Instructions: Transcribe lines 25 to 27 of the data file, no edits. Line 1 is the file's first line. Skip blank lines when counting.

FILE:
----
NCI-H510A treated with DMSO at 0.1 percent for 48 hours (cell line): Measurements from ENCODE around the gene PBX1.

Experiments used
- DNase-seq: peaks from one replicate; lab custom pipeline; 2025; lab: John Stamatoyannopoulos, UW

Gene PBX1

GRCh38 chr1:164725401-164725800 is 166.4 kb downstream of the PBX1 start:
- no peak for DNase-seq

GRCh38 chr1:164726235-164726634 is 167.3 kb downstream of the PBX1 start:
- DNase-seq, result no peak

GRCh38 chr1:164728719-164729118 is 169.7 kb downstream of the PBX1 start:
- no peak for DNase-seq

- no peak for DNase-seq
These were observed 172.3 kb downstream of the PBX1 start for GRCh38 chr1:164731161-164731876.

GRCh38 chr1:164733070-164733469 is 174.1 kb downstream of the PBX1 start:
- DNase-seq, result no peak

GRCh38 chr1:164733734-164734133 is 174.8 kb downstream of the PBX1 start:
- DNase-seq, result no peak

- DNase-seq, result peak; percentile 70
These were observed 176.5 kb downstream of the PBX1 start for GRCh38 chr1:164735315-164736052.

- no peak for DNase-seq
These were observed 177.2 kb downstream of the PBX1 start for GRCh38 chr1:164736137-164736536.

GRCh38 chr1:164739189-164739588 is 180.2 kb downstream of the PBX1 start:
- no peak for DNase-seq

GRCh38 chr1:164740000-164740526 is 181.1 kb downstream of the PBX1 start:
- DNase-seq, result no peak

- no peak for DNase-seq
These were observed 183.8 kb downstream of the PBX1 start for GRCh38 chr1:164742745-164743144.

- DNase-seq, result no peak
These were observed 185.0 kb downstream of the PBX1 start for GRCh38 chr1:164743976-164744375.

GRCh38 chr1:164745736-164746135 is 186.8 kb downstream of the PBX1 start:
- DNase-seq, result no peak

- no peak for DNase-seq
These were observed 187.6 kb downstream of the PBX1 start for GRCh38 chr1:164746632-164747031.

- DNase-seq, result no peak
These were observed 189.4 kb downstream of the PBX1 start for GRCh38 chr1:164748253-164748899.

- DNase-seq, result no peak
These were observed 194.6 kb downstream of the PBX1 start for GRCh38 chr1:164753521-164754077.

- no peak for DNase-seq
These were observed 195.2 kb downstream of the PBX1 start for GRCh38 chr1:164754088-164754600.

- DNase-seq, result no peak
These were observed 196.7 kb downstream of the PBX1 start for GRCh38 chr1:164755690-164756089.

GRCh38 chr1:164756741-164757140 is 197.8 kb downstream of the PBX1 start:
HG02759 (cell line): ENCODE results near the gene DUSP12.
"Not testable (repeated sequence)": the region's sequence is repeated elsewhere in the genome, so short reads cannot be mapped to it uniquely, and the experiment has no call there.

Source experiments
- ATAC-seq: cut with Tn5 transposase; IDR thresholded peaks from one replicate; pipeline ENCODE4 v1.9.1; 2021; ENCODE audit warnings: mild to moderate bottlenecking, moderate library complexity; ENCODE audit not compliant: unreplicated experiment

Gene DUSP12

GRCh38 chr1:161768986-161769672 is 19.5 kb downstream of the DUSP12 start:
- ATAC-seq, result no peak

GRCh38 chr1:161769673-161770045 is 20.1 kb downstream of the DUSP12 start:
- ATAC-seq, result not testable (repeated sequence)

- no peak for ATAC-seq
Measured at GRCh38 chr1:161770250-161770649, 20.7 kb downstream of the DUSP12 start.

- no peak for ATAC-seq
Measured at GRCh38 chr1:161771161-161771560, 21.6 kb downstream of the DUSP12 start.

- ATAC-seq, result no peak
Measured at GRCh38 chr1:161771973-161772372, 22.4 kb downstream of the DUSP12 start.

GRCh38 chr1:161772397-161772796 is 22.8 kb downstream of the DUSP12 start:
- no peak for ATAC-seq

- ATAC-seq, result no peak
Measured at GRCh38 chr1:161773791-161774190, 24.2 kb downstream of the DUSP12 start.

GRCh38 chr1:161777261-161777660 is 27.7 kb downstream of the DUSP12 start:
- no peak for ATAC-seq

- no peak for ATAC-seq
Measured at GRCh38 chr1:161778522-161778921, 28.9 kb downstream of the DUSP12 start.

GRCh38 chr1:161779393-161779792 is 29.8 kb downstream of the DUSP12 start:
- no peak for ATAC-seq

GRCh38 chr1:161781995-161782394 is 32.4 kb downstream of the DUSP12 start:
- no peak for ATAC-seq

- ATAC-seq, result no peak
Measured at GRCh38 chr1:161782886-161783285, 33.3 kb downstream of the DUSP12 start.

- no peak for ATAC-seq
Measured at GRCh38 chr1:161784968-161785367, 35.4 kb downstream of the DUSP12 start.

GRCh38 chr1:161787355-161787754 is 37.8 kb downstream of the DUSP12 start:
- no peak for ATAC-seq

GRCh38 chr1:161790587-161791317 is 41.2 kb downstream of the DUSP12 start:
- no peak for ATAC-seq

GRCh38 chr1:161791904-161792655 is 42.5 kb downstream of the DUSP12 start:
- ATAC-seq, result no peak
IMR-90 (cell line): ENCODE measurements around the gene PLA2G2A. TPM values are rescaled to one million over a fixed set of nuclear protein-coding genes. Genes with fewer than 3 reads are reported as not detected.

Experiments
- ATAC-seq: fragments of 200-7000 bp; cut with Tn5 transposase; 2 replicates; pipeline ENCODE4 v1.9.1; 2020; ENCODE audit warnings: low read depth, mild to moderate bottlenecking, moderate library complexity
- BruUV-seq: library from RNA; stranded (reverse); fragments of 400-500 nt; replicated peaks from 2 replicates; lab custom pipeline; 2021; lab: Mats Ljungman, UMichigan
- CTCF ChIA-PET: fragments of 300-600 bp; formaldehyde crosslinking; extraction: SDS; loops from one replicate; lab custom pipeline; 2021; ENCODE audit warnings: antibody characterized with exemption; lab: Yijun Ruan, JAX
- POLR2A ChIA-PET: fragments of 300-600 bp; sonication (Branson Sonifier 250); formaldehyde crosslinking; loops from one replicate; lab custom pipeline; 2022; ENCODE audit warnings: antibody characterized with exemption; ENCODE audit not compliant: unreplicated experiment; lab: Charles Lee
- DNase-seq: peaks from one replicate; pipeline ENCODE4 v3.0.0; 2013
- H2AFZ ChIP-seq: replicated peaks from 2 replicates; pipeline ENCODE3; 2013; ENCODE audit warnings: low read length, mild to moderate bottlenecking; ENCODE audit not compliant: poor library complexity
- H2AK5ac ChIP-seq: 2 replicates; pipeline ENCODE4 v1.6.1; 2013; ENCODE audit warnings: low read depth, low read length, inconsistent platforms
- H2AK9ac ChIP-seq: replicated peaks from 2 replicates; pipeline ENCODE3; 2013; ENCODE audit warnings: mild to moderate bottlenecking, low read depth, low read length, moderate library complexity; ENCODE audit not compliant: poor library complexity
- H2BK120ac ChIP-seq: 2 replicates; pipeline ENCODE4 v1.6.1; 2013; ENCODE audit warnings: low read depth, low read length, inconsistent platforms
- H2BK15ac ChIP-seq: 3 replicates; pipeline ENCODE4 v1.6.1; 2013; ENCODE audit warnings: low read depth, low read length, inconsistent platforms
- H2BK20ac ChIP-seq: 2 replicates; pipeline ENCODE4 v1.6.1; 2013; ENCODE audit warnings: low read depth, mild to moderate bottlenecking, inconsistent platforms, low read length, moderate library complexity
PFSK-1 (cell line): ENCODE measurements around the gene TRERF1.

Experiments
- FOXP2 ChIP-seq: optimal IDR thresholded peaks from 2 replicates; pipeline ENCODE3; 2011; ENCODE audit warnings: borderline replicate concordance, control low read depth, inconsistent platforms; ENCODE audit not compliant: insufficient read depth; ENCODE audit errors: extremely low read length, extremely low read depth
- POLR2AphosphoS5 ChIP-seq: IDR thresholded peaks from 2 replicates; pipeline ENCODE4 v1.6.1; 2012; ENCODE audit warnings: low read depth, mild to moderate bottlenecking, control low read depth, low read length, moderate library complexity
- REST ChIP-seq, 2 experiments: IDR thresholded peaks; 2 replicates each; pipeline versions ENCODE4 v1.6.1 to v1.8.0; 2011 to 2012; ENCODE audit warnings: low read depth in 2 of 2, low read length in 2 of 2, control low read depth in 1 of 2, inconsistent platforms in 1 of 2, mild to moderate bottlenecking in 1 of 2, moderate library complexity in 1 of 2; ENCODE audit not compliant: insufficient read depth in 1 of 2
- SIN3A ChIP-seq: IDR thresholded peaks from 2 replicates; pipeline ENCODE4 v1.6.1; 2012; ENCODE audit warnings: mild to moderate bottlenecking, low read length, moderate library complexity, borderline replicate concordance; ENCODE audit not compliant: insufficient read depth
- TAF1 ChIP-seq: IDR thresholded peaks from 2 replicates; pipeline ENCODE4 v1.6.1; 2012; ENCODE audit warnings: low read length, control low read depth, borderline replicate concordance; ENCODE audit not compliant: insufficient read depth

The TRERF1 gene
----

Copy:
- no peak for DNase-seq
These were observed 183.8 kb downstream of the PBX1 start for GRCh38 chr1:164742745-164743144.

- DNase-seq, result no peak